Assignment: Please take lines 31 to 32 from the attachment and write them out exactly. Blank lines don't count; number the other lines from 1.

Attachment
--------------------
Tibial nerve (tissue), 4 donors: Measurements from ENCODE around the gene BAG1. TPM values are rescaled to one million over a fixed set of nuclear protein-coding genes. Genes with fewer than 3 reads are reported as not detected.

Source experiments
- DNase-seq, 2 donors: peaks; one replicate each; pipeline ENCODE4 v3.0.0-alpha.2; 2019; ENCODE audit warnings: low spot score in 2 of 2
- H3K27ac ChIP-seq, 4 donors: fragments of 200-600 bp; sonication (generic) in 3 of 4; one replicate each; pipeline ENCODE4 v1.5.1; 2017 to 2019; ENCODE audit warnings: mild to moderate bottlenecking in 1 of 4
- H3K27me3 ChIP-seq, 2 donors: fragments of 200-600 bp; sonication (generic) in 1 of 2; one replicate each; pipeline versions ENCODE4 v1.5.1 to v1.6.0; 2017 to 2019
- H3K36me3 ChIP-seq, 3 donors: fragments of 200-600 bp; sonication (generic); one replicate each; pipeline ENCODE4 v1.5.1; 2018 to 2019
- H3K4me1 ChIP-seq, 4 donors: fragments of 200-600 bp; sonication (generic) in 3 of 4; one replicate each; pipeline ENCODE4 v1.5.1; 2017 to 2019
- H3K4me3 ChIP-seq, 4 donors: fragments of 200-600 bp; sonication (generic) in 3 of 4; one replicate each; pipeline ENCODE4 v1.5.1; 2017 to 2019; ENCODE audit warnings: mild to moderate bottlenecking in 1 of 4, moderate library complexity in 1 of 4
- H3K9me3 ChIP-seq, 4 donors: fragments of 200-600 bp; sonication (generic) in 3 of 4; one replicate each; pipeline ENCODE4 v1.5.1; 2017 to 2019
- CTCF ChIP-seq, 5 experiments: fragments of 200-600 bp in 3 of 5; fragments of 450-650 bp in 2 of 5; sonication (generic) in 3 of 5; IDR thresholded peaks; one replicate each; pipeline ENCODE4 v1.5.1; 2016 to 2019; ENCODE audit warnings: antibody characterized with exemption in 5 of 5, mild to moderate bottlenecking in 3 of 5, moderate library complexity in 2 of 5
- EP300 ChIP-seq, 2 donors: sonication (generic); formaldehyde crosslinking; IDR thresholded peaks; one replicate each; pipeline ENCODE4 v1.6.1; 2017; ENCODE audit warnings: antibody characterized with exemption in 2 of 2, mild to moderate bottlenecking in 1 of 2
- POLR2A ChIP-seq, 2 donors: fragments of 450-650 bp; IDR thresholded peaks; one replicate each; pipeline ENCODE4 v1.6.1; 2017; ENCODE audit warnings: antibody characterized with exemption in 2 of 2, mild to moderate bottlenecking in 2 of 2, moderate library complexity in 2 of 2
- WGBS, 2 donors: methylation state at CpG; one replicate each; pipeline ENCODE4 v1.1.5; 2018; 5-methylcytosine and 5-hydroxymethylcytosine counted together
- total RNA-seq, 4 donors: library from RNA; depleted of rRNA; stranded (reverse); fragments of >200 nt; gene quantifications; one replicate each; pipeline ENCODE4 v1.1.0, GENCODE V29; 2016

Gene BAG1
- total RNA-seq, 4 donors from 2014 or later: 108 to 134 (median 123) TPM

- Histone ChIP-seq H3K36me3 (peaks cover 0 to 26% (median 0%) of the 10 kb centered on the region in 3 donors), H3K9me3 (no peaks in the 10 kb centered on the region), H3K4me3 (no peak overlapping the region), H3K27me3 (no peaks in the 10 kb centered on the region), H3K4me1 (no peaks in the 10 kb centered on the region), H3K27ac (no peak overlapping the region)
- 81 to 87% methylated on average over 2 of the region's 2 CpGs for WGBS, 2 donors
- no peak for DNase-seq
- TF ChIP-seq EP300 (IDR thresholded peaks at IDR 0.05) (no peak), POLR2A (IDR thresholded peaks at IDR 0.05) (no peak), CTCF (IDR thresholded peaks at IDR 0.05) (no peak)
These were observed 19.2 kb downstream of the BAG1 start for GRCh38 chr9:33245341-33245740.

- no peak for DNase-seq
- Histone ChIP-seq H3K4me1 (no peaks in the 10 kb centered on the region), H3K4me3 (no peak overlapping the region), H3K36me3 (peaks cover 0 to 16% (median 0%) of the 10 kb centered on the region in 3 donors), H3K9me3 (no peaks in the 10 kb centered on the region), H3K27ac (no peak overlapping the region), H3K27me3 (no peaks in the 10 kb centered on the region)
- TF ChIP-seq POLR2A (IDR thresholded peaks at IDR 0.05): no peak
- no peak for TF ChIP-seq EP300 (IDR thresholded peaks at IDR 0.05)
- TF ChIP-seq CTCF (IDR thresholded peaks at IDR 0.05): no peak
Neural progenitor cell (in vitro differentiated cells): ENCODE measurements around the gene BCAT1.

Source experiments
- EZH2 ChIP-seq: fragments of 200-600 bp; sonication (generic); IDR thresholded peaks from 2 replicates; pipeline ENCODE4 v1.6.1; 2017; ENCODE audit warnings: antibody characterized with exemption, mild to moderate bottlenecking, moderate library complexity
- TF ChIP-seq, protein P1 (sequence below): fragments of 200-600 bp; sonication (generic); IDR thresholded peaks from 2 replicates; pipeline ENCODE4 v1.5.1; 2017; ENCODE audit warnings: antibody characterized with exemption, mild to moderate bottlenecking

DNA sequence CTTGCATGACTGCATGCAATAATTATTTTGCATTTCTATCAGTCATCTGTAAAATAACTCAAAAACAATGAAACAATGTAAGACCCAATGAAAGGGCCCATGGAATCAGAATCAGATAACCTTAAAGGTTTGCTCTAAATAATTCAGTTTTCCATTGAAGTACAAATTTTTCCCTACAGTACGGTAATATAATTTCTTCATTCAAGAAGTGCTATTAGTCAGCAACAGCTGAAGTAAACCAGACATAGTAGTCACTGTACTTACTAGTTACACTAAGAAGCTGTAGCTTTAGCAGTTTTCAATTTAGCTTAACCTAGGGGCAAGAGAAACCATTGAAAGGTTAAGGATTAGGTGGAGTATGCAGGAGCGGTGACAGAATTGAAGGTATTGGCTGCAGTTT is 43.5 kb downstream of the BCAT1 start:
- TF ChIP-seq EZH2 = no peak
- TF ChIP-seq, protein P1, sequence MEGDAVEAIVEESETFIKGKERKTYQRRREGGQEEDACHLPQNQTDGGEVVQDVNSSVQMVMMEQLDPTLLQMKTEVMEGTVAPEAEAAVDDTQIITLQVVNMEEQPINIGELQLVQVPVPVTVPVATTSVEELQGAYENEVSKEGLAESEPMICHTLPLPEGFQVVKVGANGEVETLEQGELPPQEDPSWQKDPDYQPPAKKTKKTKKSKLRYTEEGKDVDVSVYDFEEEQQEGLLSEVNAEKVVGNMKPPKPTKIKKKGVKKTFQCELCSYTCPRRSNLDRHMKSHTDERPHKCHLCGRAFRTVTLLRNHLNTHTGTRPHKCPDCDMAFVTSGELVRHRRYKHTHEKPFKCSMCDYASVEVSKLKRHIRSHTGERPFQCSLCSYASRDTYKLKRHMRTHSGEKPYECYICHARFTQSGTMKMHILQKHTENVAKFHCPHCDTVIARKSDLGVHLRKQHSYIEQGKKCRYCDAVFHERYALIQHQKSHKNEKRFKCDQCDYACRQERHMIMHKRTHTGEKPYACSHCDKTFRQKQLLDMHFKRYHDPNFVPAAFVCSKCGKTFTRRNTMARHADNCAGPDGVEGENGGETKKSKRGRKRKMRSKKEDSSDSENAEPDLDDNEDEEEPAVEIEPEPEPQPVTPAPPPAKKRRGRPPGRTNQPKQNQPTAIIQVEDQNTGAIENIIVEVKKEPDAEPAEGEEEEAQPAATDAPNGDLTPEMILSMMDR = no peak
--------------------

DNA sequence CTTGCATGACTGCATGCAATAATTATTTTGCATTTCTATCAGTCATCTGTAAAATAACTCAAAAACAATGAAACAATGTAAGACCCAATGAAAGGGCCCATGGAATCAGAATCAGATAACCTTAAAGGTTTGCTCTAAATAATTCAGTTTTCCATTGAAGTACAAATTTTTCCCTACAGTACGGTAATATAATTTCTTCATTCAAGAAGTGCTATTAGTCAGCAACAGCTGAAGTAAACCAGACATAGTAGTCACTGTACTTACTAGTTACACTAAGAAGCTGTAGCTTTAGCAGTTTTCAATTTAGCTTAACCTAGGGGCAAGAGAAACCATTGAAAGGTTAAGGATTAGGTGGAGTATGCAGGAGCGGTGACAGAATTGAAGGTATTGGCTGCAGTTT is 43.5 kb downstream of the BCAT1 start:
- TF ChIP-seq EZH2 = no peak